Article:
– September 12, 2017

As incurable optimists, human beings look for silver linings in the darkest of clouds. It’s an admirable trait, but some silver linings are illusions. Spotting them requires the economic way of thinking.

In the wake of a natural or manmade disaster, such as Hurricane Harvey, you can bet someone will find a silver lining in the destruction: the economic activity that property repairs will stimulate.

Unfortunately, that’s an illusory silver lining.

It’s not just the unschooled who say such things. Economists with Ph.D.s, prestigious university appointments, and even Nobel Prizes make this mistake. For example, Nobel laureate and City University of New York economist Paul Krugman identified “favorable effects” from the attacks of Sept. 11, 2001. “All of a sudden,” Krugman wrote, “we need some new office buildings.… Rebuilding will generate at least some increase in business spending.” Other examples abound. Many people have gone so far as to suggest that war is good for the economy because the government will hire many workers and buy large quantities of supplies of all kinds.

It ought to rattle common sense to hear people say destruction is actually constructive. It’s certainly not what Joseph Schumpeter had in mind when he coined his famous phrase “creative destruction.” Why do so many talk like this?

That question is all the more interesting when we realize that 169 years ago a man without a degree in economics or a university appointment, Frédéric Bastiat, exposed the error in a single essay written for lay readers: “What Is Seen and What Is Not Seen.” The error has come to be known at the broken-window fallacy.

Bastiat told the story of a mischievous boy who broke a window in a village. The event attracted a crowd of neighbors who “offer the unfortunate owner the selfsame consolation: ‘It’s an ill wind that blows nobody some good. Such accidents keep industry going. Everybody has to make a living. What would become of the glaziers if no one ever broke a window?’”

To which Bastiat responded: “Now, this formula of condolence contains a whole theory that it is a good idea for us to expose, flagrante delicto, in this very simple case, since it is exactly the same as that which, unfortunately, underlies most of our economic institutions.”

He acknowledged the reason many people at first see a good effect in the mischief. The owner will have to pay the glazier to replace the window. So, Bastiat wrote, “If you mean that the accident gives six francs’ worth of encouragement to the aforesaid industry, I agree. I do not contest it in any way; your reasoning is correct. The glazier will come, do his job, receive six francs, congratulate himself, and bless in his heart the careless child. That is what is seen.”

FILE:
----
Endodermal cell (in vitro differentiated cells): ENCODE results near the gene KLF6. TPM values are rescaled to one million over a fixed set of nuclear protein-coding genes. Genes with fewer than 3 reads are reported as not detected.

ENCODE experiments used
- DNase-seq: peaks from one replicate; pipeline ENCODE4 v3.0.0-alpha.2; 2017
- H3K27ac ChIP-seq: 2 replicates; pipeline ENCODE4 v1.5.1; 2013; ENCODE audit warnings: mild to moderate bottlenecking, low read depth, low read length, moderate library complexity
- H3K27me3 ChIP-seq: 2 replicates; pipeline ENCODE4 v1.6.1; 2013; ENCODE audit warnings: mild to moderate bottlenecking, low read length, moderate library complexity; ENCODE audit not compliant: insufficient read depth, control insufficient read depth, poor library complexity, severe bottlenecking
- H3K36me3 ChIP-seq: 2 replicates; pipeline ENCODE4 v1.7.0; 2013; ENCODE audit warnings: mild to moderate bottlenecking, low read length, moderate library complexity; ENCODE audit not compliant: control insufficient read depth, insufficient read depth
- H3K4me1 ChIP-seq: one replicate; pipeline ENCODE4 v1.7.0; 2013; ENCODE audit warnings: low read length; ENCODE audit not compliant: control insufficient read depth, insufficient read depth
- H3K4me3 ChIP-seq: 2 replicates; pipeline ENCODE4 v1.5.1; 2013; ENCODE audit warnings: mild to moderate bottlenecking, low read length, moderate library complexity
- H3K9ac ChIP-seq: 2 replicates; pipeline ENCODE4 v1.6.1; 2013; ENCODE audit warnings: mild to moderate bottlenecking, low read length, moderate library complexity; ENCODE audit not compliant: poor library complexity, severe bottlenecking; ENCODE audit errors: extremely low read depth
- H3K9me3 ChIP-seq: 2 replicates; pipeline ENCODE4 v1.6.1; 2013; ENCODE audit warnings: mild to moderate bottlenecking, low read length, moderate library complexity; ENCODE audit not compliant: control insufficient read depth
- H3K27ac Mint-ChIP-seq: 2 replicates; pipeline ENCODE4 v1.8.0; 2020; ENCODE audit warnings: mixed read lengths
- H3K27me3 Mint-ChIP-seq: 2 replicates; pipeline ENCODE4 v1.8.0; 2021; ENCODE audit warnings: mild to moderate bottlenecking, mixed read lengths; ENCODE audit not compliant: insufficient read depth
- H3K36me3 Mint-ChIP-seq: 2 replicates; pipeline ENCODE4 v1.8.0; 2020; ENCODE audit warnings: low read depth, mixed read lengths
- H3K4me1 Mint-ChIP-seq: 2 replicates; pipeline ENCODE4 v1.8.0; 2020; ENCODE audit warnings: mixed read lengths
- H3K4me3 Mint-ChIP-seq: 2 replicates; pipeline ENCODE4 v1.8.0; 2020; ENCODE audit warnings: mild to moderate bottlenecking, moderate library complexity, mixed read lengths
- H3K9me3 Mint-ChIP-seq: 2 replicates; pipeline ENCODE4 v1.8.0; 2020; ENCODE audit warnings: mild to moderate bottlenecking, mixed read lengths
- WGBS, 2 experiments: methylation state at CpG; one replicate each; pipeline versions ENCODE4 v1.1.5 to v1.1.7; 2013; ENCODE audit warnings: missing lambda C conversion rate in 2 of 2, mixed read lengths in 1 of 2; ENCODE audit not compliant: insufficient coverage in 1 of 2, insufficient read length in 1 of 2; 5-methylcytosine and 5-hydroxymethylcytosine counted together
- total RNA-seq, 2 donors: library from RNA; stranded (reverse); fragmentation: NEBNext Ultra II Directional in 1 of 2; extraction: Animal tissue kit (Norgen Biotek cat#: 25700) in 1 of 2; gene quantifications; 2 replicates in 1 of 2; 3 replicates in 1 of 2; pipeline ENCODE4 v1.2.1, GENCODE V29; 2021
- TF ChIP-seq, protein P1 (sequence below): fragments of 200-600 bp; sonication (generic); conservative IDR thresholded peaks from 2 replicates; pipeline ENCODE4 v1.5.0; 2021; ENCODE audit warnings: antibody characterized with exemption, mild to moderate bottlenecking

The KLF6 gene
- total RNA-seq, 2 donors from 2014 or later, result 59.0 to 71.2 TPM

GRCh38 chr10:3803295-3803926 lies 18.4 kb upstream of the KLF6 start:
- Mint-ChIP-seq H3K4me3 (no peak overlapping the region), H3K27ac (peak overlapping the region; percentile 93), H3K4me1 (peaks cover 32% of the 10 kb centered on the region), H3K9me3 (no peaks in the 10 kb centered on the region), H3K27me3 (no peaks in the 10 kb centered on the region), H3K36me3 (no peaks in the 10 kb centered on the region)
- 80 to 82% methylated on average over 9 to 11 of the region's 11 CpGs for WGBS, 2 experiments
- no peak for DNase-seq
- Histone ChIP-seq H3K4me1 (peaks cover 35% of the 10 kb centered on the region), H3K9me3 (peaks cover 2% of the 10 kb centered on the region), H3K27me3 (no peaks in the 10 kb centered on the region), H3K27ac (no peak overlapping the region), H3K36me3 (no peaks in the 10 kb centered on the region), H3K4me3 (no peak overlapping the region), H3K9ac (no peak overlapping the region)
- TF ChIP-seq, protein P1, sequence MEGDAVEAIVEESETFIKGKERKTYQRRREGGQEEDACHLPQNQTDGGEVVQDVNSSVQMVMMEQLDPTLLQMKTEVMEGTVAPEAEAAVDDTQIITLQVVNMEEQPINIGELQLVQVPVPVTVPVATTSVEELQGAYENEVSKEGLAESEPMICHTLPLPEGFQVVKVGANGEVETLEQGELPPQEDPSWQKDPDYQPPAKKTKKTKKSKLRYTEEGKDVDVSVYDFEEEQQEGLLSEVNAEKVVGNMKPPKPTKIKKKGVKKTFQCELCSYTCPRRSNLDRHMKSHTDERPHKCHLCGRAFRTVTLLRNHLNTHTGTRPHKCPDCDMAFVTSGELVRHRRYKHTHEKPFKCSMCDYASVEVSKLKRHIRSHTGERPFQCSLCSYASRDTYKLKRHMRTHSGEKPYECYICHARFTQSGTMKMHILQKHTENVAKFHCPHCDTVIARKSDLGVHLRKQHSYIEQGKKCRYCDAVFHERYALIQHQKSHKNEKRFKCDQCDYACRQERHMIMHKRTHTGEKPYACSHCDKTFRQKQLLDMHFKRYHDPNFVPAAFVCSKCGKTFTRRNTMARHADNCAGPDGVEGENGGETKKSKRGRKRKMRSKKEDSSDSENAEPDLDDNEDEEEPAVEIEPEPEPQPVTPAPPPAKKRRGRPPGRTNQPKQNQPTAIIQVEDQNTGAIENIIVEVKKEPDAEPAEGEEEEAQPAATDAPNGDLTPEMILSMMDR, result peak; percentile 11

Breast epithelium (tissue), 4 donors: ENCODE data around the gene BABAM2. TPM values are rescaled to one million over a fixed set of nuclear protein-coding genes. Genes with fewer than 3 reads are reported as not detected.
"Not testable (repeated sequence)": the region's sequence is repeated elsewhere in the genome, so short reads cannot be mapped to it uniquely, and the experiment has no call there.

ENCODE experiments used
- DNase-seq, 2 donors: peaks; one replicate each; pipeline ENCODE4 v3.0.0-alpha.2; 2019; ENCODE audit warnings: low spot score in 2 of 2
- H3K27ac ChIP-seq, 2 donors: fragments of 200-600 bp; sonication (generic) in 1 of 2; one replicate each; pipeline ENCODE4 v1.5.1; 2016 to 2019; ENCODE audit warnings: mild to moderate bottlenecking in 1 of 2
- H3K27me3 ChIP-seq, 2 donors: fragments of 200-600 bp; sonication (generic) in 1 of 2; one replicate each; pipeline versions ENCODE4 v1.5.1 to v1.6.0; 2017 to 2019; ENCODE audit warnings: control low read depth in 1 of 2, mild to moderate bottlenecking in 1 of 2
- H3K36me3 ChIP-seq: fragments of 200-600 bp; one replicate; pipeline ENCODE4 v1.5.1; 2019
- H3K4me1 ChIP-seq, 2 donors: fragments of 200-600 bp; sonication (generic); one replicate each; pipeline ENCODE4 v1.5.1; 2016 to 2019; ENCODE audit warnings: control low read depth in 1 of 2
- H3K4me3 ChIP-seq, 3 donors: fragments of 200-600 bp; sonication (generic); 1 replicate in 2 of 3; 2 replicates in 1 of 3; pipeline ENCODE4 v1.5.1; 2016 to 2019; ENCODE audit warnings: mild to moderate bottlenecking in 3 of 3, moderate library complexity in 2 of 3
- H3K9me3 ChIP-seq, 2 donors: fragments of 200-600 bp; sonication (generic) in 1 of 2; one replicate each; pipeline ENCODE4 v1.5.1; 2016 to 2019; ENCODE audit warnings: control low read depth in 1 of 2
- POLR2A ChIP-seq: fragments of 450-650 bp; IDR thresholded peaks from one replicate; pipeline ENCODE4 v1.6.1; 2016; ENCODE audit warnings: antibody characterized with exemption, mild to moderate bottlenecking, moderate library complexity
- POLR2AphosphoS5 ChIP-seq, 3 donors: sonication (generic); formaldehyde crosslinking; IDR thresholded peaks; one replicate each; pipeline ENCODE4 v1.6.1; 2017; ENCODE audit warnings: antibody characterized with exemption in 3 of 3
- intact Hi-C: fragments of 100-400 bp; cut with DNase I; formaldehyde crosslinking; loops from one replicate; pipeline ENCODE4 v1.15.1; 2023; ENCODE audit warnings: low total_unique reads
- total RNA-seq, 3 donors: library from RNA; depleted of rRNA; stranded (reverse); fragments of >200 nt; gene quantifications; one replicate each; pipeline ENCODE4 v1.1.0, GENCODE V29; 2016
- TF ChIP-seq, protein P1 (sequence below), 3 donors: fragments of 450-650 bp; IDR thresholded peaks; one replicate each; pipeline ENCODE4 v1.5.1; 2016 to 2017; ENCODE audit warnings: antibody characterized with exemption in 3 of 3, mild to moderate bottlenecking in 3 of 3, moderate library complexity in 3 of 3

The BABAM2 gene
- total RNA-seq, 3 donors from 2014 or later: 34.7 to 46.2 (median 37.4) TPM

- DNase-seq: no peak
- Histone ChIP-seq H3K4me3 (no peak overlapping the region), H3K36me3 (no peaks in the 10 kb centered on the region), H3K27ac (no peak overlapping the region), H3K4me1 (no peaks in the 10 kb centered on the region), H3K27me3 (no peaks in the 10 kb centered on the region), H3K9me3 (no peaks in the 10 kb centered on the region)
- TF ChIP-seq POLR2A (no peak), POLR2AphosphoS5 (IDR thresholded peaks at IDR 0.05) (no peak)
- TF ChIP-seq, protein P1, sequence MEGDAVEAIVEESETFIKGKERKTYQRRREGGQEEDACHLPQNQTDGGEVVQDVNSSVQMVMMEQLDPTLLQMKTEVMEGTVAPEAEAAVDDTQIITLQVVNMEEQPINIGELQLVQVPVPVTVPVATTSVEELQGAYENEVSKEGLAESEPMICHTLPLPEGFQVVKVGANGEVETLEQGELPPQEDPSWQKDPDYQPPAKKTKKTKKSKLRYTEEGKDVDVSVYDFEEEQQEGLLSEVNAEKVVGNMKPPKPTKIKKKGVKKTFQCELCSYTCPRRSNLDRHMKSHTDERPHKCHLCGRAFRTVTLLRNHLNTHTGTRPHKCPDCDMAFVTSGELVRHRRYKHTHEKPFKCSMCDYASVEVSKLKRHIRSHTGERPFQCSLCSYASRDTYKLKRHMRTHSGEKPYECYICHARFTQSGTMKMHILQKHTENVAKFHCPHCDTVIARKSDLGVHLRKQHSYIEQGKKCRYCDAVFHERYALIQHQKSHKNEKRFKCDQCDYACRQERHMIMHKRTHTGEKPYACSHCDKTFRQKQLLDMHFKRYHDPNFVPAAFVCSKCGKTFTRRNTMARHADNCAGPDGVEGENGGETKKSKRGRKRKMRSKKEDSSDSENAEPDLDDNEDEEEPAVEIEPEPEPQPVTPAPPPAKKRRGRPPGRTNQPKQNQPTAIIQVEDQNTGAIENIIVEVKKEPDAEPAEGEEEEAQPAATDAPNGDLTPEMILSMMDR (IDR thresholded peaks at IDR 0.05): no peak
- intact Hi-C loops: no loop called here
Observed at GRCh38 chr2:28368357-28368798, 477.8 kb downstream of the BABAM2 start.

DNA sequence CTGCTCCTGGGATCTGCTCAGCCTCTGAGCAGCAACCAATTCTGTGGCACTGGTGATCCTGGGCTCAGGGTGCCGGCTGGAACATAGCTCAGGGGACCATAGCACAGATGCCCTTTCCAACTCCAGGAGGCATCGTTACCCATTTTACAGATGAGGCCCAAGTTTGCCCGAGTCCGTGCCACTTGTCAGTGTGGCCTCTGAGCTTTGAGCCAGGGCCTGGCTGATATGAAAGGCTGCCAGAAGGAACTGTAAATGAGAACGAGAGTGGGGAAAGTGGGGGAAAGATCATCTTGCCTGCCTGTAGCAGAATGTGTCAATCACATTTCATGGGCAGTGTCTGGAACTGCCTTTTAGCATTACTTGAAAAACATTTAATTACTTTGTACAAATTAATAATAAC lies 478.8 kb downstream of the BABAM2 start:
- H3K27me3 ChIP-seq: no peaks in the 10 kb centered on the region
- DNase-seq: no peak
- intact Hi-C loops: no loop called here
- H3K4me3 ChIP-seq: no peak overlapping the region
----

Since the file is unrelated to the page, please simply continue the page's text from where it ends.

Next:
But that is hardly the end of the story. “But if, by way of deduction, you conclude, as happens only too often, that it is good to break windows, that it helps to circulate money, that it results in encouraging industry in general, I am obliged to cry out: That will never do! Your theory stops at what is seen. It does not take account of what is not seen.”

True, the glazier has money he would not have had if the window had remained intact. And the glazier will spend the money, benefiting other businesses. But had the boy been better behaved, the window owner would have used his money some other way. Perhaps he would have bought new shoes or something else. Or he might have held the money for a rainy day or invested it for greater future consumption while enabling someone else to borrow it in the present. Since those formerly possible uses are now impossible, they are “unseen” and therefore unacknowledged. Nevertheless, the owner’s most preferred alternative use, whatever it would have been, is the real cost of the new window.

Look at it this way: when the owner awoke on the fateful morning, he had the window and the money. After the mischief and the replacement, he had only the window. He used the money simply to restore the condition his building was in when he awoke that morning.

Yes, the glazier now has money he did not have when the day started, and he will spend it. But a shoemaker or someone else does not have the money he would have had if the window had not been broken.

The bottom line is that the window owner is worse off and the community as a whole is no better off. If the neighbors were correct, the community could become wealthy simply by breaking all the windows in town. Obviously that’s nonsense.

Hurricanes break lots of windows, but they do not create wealth.

So let’s hear no more about economic silver linings behind dark clouds.

Sheldon Richman


Sheldon Richman is the executive editor of The Libertarian Institute, senior fellow and chair of the trustees of the Center for a Stateless Society, and a contributing editor at Antiwar.com. He is the former senior editor at the Cato Institute and Institute for Humane Studies, former editor of The Freeman, published by the Foundation for Economic Education, and former vice president at the Future of Freedom Foundation. His latest book is America’s Counter-Revolution: The Constitution Revisited.

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